Inconveniently his peon, Bikram, the one who runs his messages, has failed to turn up for work. Every now and again Ghote is aware of a smell, like a dead dog, a defective drain, or perhaps a deceased crow. He then identifies it as the smell of blood. Bending down to pick up his typewriter from the floor, he discovers that his waste bin is full. Further investigation reveals that his bin contains, wrapped in an old shopping bag, and covered in newspaper, a man's head. The head is Bikram's.

The Assistant Commissioner's reaction to Ghote's discovery is not at all what he expects. "Just dispose of the damn thing, man. Dispose of the damn thing and get on with your work."

Ghote decides that Bikram's death deserves investigation. He was after all a human being. As for disposing of the head - he is not sure what to do with it, so he decides to take it home and hide it there temporarily. This eventually leads to Inspector Ghote investigating Bikram's death without authority, venturing into the slums of Bombay without authority, risking his career to investigate on his own.

This was my first Inspector Ghote novel, even though it is actually #26 in a series that began in 1964, 35 years ago. I really wasn't sure what to make of it, and it took me quite a while to settle into reading it. It is characterised by a rather quirky sense of humour, and perhaps that was part of my problem. I've written before about how my sense of humour, when combined with a murder mystery, is a bit confined.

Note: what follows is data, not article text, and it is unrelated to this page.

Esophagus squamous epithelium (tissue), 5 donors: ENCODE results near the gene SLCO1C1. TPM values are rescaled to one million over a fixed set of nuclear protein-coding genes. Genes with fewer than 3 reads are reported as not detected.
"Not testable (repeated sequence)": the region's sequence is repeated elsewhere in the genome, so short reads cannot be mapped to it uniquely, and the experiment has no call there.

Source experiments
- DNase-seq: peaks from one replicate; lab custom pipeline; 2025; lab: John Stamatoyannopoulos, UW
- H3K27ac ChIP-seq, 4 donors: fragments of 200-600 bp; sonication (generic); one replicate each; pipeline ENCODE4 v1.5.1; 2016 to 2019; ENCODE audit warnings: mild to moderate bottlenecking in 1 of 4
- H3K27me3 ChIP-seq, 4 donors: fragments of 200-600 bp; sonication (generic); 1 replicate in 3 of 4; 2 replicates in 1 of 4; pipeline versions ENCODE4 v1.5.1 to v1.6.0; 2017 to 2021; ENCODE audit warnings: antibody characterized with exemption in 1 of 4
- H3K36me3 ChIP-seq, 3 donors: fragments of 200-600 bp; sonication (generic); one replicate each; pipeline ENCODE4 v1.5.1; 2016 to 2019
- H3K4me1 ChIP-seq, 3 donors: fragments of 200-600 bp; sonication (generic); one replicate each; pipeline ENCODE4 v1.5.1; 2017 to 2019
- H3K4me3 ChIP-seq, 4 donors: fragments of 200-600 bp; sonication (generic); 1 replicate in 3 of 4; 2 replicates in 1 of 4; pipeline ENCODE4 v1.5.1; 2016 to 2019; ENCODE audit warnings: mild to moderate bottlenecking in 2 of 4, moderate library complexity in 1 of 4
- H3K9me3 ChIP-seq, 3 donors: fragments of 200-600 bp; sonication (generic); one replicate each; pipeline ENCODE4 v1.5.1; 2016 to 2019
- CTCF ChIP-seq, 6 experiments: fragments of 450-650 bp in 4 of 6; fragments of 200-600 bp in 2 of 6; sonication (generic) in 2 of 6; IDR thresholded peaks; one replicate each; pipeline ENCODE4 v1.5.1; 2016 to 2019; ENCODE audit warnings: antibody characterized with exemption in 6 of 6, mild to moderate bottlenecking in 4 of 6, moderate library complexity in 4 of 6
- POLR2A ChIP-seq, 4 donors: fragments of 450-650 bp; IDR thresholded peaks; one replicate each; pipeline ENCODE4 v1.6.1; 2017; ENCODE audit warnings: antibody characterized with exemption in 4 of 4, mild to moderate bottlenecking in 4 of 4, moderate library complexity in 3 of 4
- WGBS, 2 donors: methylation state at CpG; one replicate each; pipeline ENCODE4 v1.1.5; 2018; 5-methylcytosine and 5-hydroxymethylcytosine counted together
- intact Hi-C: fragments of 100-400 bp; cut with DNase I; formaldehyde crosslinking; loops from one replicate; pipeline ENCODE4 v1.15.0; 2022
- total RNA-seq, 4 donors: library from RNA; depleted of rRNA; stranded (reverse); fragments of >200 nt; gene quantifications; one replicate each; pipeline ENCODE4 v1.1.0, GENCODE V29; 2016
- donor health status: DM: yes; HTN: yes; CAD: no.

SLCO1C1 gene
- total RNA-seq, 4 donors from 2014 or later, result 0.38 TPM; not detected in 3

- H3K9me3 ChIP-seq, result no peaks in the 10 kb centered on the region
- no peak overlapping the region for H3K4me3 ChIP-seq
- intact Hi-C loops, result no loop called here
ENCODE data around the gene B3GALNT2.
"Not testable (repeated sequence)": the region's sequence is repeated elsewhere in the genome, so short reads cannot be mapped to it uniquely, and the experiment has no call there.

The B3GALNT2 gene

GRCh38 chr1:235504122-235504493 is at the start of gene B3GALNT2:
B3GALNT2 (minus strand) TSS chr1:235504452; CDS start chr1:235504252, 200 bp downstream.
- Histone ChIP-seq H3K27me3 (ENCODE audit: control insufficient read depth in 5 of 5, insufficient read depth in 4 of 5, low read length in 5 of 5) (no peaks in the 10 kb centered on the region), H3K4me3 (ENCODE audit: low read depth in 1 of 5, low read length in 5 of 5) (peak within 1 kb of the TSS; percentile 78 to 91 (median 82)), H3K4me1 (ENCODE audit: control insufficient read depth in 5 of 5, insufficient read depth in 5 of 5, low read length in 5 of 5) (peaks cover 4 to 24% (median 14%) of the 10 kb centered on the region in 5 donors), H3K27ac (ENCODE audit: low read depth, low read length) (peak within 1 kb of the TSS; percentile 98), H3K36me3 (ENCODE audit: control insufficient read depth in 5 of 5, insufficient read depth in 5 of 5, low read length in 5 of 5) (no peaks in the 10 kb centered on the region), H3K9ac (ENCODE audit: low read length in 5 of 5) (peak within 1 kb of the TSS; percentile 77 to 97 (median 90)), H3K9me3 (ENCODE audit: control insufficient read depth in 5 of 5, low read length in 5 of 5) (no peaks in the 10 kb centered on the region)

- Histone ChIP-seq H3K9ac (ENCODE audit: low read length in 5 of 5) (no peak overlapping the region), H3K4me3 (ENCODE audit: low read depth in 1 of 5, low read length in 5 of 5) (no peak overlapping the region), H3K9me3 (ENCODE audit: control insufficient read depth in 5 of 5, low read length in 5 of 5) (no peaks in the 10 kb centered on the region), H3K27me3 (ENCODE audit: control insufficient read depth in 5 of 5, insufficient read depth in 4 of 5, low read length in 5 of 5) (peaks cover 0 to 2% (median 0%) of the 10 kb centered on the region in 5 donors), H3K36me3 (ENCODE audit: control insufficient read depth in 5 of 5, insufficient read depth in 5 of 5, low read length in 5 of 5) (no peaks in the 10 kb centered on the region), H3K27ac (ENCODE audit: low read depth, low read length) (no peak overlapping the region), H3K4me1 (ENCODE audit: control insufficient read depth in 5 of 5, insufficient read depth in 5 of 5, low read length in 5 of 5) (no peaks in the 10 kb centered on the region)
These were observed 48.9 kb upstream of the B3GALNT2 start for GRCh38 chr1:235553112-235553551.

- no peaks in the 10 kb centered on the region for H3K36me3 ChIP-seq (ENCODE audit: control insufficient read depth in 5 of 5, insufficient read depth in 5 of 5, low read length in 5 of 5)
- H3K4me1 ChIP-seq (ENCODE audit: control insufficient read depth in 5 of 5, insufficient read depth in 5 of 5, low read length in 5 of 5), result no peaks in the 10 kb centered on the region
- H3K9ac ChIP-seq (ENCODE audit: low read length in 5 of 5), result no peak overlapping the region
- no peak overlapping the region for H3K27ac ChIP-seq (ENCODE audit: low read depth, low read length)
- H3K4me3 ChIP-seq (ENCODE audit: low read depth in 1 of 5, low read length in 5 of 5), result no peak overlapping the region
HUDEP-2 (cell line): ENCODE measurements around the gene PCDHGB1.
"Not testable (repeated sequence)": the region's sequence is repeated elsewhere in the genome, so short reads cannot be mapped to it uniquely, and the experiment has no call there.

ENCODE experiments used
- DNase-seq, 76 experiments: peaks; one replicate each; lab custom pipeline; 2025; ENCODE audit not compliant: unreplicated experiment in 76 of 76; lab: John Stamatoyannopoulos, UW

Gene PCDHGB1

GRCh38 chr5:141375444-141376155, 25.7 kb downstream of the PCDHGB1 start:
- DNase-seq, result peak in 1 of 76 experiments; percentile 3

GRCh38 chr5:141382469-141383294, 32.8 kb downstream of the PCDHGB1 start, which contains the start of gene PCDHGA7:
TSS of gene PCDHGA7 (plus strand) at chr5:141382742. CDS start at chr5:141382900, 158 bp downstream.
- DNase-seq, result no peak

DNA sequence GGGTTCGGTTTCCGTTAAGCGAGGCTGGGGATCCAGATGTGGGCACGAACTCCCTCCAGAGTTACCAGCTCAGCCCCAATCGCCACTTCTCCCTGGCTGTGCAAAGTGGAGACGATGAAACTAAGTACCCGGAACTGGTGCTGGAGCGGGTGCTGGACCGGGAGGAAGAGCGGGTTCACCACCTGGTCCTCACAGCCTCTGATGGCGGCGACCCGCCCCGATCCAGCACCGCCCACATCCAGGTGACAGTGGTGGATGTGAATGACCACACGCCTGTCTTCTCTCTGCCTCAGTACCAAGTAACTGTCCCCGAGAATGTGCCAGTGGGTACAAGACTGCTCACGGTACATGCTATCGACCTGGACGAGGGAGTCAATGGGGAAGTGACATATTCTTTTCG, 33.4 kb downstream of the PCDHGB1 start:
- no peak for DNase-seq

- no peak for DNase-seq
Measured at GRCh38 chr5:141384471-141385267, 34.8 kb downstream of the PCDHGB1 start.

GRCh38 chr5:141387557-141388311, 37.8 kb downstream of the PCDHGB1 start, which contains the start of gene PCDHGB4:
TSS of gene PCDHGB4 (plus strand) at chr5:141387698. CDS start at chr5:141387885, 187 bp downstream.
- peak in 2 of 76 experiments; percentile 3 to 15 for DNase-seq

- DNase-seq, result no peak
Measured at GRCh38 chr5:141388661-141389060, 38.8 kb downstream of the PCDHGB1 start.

There were a couple of other things that irked me just a little. I'm not sure whether this is a characteristic of Keating's novels but the narrative constantly switches between describing Ghote in the third person, to a first person account, making the reader privy to Ghote's thoughts. This can be a little disconcerting.

I'm not sure either that I like Keating's attempt to reproduce Ghote's version of English.
"You know what they are calling a trick like that in English?" Ghote asked him. "Blackmail, they are calling it.... Under Indian Penal Code, section 383, blackmail is called extortion. But, whatever you are calling it, it is one very bad crime."
I think what Keating has tried to do is to reproduce the sound of an Indian speaking. To me it sounds just a bit patronising.

I came close to abandoning this book several times. To be honest I virtually skated through the last 100 pages. All I wanted to find out was how the threads resolved. Tell me, did I just choose the wrong one as my first taste of Keating? I think I originally saw THE PERFECT MURDER recommended but my library no longer stocks it, so I chose A SMALL CASE because it was the most recent. What would you recommend I read? ( )
  smik | Sep 28, 2009 |
näyttää 4/4
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In his newest case Inspector Ghote finds himself working outside of the police force, as he becomes involved in tracking the brutal killer of a lowly peon, one of the underclass in Bombay society.